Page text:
, Volume 9, Issue 3, pp 230-235
Date: 14 Oct 2012

Does Proof of Causality Ever Exist in Pharmacovigilance?

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Identifying the adverse effects of drugs, thus transforming adverse events into adverse drug reactions, is a useful and necessary but complicated task. Objective proof of a causal relationship between a drug and a specific event is quite exceptional. In most cases, this relationship remains subjective and is no more than inner conviction.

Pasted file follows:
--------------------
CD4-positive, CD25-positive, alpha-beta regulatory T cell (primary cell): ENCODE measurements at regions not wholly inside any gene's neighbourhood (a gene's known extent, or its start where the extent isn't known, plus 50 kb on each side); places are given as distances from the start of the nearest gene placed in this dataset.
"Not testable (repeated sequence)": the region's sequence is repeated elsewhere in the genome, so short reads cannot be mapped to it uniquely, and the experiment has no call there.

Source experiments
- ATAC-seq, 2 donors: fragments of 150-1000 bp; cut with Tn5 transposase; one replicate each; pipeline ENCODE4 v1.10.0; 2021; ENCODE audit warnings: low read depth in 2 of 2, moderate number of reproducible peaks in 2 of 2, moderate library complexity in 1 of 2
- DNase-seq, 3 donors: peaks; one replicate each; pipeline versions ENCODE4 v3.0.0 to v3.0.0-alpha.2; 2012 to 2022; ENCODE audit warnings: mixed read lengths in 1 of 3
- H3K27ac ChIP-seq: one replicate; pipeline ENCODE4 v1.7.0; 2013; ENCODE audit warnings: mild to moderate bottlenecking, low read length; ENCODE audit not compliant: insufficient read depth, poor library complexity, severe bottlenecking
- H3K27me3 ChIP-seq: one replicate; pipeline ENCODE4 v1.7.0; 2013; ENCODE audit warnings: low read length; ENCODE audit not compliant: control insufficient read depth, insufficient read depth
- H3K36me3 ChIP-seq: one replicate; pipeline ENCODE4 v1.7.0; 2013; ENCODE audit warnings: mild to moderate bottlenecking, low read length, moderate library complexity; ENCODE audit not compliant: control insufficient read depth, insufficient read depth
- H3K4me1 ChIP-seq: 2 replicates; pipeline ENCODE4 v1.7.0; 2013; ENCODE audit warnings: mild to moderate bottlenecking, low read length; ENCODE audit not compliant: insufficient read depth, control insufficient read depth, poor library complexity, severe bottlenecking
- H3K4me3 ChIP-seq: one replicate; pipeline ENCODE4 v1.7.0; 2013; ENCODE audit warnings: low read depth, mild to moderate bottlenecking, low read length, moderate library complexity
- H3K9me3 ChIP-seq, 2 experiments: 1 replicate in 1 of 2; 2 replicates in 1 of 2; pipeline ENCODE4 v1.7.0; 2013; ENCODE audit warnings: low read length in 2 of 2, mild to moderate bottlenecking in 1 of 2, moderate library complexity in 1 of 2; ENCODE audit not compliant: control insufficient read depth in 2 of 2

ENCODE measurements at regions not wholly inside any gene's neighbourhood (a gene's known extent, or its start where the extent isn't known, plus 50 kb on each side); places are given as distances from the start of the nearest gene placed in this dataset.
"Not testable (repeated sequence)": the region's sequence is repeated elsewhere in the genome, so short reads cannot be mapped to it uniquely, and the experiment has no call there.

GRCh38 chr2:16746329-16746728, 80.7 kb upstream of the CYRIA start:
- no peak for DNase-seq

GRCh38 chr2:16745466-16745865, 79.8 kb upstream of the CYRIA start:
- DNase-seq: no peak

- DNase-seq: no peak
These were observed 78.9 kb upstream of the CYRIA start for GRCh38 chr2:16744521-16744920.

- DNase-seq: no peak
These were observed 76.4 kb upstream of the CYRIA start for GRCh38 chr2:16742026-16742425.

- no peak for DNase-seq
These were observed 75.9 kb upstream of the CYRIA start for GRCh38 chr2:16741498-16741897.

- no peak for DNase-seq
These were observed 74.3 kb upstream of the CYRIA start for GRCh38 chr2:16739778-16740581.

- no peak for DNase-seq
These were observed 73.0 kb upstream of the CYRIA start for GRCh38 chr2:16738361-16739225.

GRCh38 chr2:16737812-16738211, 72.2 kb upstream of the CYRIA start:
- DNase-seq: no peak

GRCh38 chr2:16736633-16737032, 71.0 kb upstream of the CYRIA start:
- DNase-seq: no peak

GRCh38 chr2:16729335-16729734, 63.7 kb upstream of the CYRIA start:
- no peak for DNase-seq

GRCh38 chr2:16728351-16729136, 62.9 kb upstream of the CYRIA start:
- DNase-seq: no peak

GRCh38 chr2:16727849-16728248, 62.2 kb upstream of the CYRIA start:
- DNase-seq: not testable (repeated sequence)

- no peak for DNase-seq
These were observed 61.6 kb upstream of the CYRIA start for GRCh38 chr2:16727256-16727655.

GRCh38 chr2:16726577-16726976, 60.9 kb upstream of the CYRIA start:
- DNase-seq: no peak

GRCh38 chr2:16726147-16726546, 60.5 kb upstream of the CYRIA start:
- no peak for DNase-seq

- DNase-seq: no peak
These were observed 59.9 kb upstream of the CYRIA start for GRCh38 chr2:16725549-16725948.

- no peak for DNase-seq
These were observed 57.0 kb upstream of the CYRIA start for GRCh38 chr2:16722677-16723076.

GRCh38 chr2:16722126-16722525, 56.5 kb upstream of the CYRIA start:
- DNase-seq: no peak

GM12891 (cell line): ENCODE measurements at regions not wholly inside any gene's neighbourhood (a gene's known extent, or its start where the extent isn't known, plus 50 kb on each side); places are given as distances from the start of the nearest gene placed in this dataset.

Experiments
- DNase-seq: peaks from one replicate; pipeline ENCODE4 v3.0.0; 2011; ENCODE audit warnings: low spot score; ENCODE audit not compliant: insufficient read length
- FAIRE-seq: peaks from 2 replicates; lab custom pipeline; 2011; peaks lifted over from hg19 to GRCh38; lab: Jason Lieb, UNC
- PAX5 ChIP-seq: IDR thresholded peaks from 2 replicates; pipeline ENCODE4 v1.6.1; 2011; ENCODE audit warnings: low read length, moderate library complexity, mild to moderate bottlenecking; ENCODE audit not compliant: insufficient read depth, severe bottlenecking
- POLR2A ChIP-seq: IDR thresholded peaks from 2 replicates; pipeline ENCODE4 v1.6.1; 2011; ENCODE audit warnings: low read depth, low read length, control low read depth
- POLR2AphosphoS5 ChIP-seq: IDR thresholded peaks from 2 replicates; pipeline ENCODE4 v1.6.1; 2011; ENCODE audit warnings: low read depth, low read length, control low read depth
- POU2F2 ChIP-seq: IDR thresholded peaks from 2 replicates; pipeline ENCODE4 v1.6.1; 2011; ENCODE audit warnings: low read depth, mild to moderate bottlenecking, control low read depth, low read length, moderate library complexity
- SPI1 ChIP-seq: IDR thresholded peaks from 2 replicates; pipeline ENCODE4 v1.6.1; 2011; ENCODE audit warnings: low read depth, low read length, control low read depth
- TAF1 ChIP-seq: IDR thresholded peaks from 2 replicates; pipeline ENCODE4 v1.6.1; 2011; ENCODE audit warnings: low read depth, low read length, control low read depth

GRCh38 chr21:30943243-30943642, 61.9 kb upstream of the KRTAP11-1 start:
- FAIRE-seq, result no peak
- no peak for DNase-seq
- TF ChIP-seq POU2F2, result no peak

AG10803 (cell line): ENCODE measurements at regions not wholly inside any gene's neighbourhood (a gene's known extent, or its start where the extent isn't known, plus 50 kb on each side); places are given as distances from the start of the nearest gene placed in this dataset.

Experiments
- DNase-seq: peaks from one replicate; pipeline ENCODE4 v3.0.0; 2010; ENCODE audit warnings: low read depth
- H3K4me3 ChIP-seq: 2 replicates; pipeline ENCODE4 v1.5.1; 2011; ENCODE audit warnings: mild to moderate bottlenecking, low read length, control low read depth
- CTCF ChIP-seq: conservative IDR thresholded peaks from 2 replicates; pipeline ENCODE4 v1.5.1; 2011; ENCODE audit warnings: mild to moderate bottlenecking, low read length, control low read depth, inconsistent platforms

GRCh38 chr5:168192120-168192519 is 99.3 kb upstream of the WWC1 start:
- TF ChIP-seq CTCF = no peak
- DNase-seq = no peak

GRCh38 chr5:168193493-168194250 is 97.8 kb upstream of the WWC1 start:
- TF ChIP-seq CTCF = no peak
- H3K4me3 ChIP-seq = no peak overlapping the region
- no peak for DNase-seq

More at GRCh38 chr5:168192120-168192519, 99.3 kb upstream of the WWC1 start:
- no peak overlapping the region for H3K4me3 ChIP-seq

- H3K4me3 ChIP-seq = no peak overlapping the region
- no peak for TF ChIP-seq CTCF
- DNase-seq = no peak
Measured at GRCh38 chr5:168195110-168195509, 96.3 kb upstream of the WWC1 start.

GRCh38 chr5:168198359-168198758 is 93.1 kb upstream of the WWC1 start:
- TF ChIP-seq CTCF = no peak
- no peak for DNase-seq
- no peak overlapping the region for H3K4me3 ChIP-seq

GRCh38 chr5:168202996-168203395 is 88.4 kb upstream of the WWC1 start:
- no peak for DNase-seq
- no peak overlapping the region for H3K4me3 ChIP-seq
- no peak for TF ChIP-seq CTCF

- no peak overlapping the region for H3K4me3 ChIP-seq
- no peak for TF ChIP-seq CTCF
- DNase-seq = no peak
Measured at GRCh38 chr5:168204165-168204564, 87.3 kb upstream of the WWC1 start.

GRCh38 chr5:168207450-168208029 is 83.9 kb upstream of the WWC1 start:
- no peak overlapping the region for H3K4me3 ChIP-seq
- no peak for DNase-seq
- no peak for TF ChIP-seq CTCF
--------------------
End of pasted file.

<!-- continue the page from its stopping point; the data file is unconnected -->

Several means are at our disposal to achieve causal assessment: spontaneous reporting, clinical trials, cohorts with and without controls, and case-control studies, with each having advantages and limitations. The search for causality in pharmacovigilance is a necessary scientific goal, but a high degree of suspicion may be all that is necessary to withdraw a drug from the market if it is suspected of causing serious adverse effects.